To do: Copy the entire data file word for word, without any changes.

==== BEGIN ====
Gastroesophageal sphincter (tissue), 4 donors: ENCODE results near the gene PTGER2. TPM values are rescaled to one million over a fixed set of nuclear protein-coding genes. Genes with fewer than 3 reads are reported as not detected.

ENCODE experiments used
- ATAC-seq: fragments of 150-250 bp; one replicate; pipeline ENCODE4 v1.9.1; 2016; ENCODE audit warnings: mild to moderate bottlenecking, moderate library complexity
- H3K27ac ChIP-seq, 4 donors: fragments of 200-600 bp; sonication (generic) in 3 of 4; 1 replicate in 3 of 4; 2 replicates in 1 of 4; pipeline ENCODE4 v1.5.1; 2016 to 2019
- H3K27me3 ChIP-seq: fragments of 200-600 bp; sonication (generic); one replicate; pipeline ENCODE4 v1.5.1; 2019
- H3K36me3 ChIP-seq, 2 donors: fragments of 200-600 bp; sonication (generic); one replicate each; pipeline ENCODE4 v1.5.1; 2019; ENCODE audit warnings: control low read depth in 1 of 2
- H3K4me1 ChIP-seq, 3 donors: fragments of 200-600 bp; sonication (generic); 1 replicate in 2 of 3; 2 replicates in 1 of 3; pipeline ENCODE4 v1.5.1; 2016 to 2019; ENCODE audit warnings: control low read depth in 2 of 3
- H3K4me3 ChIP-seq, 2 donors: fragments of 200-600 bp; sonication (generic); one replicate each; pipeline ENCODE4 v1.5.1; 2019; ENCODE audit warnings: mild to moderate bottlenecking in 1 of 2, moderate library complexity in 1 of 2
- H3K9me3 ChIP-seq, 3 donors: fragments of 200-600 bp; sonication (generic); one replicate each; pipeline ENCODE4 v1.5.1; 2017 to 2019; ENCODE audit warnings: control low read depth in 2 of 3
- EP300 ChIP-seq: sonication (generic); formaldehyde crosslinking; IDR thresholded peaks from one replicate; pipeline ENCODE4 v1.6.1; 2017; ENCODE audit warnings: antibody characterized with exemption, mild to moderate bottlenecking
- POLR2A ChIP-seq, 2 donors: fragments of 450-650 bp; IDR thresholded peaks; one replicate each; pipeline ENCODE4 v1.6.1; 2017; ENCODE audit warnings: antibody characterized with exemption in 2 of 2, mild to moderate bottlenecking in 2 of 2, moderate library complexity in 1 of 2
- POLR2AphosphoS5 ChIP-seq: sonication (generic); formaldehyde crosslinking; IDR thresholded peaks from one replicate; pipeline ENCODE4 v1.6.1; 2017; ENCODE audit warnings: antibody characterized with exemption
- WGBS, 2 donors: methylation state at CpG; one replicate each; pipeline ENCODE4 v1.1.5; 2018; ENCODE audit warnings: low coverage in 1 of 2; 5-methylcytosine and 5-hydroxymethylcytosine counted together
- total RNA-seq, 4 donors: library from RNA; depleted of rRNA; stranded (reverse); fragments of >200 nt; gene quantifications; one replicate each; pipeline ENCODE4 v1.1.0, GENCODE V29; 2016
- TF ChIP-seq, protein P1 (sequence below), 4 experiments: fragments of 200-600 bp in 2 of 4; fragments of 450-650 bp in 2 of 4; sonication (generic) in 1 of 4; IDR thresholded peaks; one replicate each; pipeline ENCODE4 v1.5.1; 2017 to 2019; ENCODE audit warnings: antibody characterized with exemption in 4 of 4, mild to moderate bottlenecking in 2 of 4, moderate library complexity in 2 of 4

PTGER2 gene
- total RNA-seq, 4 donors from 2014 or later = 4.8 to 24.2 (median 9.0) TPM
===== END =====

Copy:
Gastroesophageal sphincter (tissue), 4 donors: ENCODE results near the gene PTGER2. TPM values are rescaled to one million over a fixed set of nuclear protein-coding genes. Genes with fewer than 3 reads are reported as not detected.

ENCODE experiments used
- ATAC-seq: fragments of 150-250 bp; one replicate; pipeline ENCODE4 v1.9.1; 2016; ENCODE audit warnings: mild to moderate bottlenecking, moderate library complexity
- H3K27ac ChIP-seq, 4 donors: fragments of 200-600 bp; sonication (generic) in 3 of 4; 1 replicate in 3 of 4; 2 replicates in 1 of 4; pipeline ENCODE4 v1.5.1; 2016 to 2019
- H3K27me3 ChIP-seq: fragments of 200-600 bp; sonication (generic); one replicate; pipeline ENCODE4 v1.5.1; 2019
- H3K36me3 ChIP-seq, 2 donors: fragments of 200-600 bp; sonication (generic); one replicate each; pipeline ENCODE4 v1.5.1; 2019; ENCODE audit warnings: control low read depth in 1 of 2
- H3K4me1 ChIP-seq, 3 donors: fragments of 200-600 bp; sonication (generic); 1 replicate in 2 of 3; 2 replicates in 1 of 3; pipeline ENCODE4 v1.5.1; 2016 to 2019; ENCODE audit warnings: control low read depth in 2 of 3
- H3K4me3 ChIP-seq, 2 donors: fragments of 200-600 bp; sonication (generic); one replicate each; pipeline ENCODE4 v1.5.1; 2019; ENCODE audit warnings: mild to moderate bottlenecking in 1 of 2, moderate library complexity in 1 of 2
- H3K9me3 ChIP-seq, 3 donors: fragments of 200-600 bp; sonication (generic); one replicate each; pipeline ENCODE4 v1.5.1; 2017 to 2019; ENCODE audit warnings: control low read depth in 2 of 3
- EP300 ChIP-seq: sonication (generic); formaldehyde crosslinking; IDR thresholded peaks from one replicate; pipeline ENCODE4 v1.6.1; 2017; ENCODE audit warnings: antibody characterized with exemption, mild to moderate bottlenecking
- POLR2A ChIP-seq, 2 donors: fragments of 450-650 bp; IDR thresholded peaks; one replicate each; pipeline ENCODE4 v1.6.1; 2017; ENCODE audit warnings: antibody characterized with exemption in 2 of 2, mild to moderate bottlenecking in 2 of 2, moderate library complexity in 1 of 2
- POLR2AphosphoS5 ChIP-seq: sonication (generic); formaldehyde crosslinking; IDR thresholded peaks from one replicate; pipeline ENCODE4 v1.6.1; 2017; ENCODE audit warnings: antibody characterized with exemption
- WGBS, 2 donors: methylation state at CpG; one replicate each; pipeline ENCODE4 v1.1.5; 2018; ENCODE audit warnings: low coverage in 1 of 2; 5-methylcytosine and 5-hydroxymethylcytosine counted together
- total RNA-seq, 4 donors: library from RNA; depleted of rRNA; stranded (reverse); fragments of >200 nt; gene quantifications; one replicate each; pipeline ENCODE4 v1.1.0, GENCODE V29; 2016
- TF ChIP-seq, protein P1 (sequence below), 4 experiments: fragments of 200-600 bp in 2 of 4; fragments of 450-650 bp in 2 of 4; sonication (generic) in 1 of 4; IDR thresholded peaks; one replicate each; pipeline ENCODE4 v1.5.1; 2017 to 2019; ENCODE audit warnings: antibody characterized with exemption in 4 of 4, mild to moderate bottlenecking in 2 of 4, moderate library complexity in 2 of 4

PTGER2 gene
- total RNA-seq, 4 donors from 2014 or later = 4.8 to 24.2 (median 9.0) TPM